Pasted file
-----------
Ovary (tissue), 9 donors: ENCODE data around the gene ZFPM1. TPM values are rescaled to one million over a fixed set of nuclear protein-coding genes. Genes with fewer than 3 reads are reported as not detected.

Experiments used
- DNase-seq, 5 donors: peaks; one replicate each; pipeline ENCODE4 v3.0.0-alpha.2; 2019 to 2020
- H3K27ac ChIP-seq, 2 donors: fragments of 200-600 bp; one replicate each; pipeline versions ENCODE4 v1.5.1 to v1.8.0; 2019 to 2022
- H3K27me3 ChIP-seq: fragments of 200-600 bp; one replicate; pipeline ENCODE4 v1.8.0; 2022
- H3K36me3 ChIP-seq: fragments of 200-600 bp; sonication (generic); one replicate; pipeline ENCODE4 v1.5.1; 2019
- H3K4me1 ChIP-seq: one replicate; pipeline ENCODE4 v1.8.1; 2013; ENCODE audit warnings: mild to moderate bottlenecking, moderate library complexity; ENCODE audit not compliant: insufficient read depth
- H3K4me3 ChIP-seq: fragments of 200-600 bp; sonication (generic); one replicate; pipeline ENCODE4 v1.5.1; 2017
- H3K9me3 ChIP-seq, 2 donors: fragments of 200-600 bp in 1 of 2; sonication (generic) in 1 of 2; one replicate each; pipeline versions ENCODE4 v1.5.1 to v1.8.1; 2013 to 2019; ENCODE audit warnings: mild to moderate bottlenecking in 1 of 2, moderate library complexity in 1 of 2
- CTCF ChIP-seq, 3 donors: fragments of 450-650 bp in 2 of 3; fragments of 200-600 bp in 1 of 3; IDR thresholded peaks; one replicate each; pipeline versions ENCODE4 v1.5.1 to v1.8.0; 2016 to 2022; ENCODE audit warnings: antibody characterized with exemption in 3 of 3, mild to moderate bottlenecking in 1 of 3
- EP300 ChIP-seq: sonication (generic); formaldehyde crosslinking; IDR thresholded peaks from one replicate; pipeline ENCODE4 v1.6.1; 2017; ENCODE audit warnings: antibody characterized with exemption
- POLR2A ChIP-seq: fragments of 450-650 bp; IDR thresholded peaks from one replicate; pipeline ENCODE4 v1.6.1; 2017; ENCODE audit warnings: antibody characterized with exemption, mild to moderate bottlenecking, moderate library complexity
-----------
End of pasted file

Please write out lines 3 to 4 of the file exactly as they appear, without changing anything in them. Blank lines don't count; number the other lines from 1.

- DNase-seq, 5 donors: peaks; one replicate each; pipeline ENCODE4 v3.0.0-alpha.2; 2019 to 2020
- H3K27ac ChIP-seq, 2 donors: fragments of 200-600 bp; one replicate each; pipeline versions ENCODE4 v1.5.1 to v1.8.0; 2019 to 2022